9

Let's say I have this model. (I made it very simple for demonstration purposes.)

class User
{
    public $id;
    public $email;
    public $password;
    public $errors = [];

    public function isValid()
    {
        if (strpos($this->email, '@') === false) {
            $this->errors['email'] = 'Please enter an email address';
        }
        // ...

        return !$this->errors;
    }
}

And let's say I have this DAO for retrieving, adding, updating, and deleting users.

class UserDAO
{
    public function getUsers() { ... }

    public function getUserById($id) { ... }

    public function addUser(User $user) { ... }

    public function updateUser(User $user) { ... }

    public function deleteUser($id) { ... }

    public function isEmailUnique($email) { ... }
}

When I process a form, I typically do something like this:

$userDAO = new UserDAO();
$user = new User();
$user->email = filter_input(INPUT_POST, 'email', FILTER_VALIDATE_EMAIL);
$user->password = filter_input(INPUT_POST, 'password');

if ($user->isValid()) {
    if ($userDAO->addUser($user)) {
        // ...
    } else {
        // ...
    }
} else {
    // do something with $user->errors
}

Now, let's say part of my user validation should be to check whether email is unique, how do I make it part of the User model? So that, when $user->isValid() is called, it also checks whether the email is unique? Or am I doing this all wrong?

From my weak understanding of DAOs, DAOs are responsible for all interactions with the database. So how do I make the model work with database from within?

1

7 Answers 7

3
+50

My recommendation is this: don't consider email address uniqueness when validating your User model. Uniqueness is a UserDAO problem, not a User problem.

If the User can validate itself, it should be able to do so in isolation; its validation should not be concerned with any external interactions.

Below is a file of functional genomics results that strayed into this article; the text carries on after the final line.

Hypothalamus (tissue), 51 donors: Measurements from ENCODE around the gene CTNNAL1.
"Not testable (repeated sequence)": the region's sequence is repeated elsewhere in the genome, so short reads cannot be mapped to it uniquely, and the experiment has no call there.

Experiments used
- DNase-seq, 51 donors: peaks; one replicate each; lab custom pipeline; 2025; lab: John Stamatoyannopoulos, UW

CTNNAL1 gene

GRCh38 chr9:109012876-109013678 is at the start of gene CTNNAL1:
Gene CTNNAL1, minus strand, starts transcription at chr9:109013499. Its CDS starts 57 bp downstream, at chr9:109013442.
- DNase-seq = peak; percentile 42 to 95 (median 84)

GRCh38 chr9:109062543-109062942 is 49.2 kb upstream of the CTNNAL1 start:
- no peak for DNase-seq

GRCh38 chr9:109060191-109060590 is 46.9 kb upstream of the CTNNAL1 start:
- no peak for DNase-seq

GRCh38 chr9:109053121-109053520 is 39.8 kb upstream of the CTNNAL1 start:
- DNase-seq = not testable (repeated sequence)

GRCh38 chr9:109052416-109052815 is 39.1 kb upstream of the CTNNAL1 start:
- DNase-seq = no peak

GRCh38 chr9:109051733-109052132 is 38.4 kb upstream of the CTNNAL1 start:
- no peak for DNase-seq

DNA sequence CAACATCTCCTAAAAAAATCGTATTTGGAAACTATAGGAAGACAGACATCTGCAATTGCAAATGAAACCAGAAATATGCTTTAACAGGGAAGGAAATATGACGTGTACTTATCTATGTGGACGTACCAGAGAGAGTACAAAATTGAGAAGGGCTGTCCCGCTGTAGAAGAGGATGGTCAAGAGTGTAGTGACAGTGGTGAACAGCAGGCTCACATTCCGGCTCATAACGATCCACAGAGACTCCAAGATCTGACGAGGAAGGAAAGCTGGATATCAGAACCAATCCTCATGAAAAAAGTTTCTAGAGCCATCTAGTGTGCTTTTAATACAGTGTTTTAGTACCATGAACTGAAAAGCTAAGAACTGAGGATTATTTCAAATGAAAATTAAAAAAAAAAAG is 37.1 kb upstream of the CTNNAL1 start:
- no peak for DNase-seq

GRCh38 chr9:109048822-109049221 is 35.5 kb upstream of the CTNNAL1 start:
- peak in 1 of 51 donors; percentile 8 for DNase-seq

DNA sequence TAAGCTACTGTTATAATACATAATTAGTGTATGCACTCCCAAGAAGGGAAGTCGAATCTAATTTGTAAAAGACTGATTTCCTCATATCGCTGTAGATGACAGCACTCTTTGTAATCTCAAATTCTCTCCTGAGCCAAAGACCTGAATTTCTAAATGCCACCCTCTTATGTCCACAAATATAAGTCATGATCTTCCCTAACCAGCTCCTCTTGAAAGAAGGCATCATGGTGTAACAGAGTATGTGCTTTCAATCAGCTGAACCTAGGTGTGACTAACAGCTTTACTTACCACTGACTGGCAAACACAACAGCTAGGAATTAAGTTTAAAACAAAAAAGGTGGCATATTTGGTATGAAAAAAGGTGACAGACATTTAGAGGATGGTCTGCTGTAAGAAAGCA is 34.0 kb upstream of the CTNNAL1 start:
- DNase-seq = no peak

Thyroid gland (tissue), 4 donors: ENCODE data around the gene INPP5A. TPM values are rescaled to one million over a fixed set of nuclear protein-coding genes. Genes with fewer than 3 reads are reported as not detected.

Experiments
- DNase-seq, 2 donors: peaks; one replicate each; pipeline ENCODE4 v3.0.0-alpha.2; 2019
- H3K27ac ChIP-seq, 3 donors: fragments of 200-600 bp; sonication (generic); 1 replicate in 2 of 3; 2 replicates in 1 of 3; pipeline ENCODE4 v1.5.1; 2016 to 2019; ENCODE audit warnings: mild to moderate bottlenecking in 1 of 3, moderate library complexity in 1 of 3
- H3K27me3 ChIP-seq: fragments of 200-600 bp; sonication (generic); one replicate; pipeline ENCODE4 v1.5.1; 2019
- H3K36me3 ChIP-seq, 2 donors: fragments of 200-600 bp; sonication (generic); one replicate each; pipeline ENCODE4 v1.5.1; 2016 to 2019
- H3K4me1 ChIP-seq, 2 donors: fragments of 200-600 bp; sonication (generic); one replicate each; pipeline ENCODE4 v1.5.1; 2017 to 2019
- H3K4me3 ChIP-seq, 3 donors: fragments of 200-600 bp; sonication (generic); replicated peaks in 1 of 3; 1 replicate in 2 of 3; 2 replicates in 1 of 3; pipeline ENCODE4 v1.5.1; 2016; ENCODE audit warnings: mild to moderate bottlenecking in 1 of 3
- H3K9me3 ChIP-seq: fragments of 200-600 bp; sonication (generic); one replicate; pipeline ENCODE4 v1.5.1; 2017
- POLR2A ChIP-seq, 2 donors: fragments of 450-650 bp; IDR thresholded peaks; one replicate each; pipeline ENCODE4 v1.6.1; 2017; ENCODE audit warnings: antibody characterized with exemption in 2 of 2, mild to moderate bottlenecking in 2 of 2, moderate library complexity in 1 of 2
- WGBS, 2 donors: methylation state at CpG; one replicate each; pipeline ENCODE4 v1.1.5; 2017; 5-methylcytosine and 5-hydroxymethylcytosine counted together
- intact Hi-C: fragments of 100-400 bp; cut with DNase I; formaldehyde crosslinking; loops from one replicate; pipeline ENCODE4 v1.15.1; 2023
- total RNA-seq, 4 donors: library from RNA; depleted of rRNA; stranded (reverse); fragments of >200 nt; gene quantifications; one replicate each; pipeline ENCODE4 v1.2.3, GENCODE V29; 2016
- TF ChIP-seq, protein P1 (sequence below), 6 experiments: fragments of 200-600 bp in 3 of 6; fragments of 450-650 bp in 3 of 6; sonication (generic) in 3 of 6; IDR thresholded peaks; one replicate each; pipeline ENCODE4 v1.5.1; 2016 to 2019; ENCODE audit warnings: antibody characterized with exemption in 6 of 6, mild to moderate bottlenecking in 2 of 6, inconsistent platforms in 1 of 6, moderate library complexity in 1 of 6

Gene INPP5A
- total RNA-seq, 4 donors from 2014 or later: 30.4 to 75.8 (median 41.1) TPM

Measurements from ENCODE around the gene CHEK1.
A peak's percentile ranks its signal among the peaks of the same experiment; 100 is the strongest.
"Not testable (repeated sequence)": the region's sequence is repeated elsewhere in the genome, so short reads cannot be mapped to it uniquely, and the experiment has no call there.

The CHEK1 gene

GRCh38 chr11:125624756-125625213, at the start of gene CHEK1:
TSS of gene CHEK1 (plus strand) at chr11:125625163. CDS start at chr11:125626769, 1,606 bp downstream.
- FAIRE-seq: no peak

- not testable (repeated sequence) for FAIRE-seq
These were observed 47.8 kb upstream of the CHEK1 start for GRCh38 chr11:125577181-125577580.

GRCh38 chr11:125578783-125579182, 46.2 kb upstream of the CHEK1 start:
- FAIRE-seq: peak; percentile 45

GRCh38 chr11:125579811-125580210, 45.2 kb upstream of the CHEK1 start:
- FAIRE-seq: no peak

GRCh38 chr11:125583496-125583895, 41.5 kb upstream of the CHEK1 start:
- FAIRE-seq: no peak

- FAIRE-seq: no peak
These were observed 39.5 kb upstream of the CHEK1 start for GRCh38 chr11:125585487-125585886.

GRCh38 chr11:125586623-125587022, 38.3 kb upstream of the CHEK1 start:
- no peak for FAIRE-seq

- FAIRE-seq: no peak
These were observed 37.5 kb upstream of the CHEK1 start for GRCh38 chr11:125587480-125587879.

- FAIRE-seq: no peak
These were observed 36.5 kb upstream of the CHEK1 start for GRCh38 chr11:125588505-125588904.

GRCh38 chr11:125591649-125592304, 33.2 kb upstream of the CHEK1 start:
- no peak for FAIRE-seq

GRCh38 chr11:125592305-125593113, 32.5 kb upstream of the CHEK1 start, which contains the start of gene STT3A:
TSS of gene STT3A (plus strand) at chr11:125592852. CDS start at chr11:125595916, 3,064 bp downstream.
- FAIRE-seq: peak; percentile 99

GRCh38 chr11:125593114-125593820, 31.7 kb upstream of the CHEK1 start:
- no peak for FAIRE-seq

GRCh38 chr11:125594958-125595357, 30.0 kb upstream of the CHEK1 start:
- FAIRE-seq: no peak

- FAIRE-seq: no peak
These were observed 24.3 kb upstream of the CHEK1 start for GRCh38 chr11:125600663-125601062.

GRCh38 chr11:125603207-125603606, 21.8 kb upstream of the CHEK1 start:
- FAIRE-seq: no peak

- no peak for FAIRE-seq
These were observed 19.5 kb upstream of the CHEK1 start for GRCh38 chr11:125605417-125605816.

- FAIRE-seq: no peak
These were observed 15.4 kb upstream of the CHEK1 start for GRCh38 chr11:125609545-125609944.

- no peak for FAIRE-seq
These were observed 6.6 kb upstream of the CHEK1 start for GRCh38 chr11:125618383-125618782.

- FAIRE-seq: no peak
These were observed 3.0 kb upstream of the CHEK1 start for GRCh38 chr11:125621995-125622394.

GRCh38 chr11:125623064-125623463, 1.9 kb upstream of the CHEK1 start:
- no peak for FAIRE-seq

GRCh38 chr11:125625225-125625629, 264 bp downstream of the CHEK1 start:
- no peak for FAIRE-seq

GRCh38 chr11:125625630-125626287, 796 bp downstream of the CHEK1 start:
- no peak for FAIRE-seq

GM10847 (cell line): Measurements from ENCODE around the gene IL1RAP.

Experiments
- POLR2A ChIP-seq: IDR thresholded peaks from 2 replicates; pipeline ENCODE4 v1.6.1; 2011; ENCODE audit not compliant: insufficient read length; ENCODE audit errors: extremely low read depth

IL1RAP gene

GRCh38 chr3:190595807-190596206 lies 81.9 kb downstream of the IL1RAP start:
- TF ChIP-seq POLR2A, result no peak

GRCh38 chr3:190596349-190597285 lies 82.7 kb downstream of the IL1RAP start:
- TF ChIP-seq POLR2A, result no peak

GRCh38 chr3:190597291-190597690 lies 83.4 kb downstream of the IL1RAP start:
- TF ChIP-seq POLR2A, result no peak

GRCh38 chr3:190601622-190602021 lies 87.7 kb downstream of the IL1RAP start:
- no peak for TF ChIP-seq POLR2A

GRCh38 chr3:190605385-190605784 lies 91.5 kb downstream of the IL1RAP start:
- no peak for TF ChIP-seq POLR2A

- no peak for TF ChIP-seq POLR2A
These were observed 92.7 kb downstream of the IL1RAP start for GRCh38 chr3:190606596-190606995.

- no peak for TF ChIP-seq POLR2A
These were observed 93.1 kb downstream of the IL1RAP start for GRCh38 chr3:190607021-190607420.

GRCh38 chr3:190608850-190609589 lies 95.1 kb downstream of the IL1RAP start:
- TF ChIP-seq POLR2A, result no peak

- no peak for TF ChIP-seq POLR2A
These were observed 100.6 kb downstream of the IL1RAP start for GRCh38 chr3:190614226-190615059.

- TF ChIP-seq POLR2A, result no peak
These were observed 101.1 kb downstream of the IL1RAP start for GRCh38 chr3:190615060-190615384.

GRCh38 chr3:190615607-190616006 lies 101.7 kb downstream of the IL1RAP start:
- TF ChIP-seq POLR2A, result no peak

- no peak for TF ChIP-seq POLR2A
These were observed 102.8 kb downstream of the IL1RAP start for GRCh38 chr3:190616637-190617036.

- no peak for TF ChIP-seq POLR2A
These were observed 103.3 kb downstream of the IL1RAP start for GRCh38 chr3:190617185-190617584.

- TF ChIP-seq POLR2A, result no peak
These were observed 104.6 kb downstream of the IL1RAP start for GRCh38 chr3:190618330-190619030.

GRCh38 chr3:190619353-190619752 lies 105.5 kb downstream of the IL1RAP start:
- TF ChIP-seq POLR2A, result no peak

The only time it matters whether or not the email address is unique is at the instant you attempt to insert it into the database. Considering the possibility of multiple concurrent users, it is theoretically possible to validate the uniqueness of the address and have it no longer be unique by the time you attempt to insert it.

I think the most straightforward and dependable way to do this is to add a unique constraint on email address in your database, then in your addUser() method, just try to add it. If your database tells you it is not unique, then you know it is not unique. You cannot really know beforehand.

1
  • Thanks. You're right. I am over-complicating my design for nothing.
    – Mikey
    Feb 21, 2016 at 16:59
1

Keep the User class as it is, it is a good citizen by itself.

I would make the method isEmailUnique private (iff it is used just for that) and check by the existence of a User with that e-mail inside addUser. On the other hand, this would pull the responsibility of the logic to the DAO. (See: Responsibilities and use of Service and DAO Layers)

So if you change the behavior of isValid to check if the user is already onto the database, you would be breaking your design.

1

One way to go about this, would be to remove the method User::isValid completely, in favour of passing everything it needs in its constructor, running the validation from there:

class User
{
    public function __construct($email) {
        if (strpos($email, '@') === false) {
            throw new \InvalidArgumentException("Invalid email");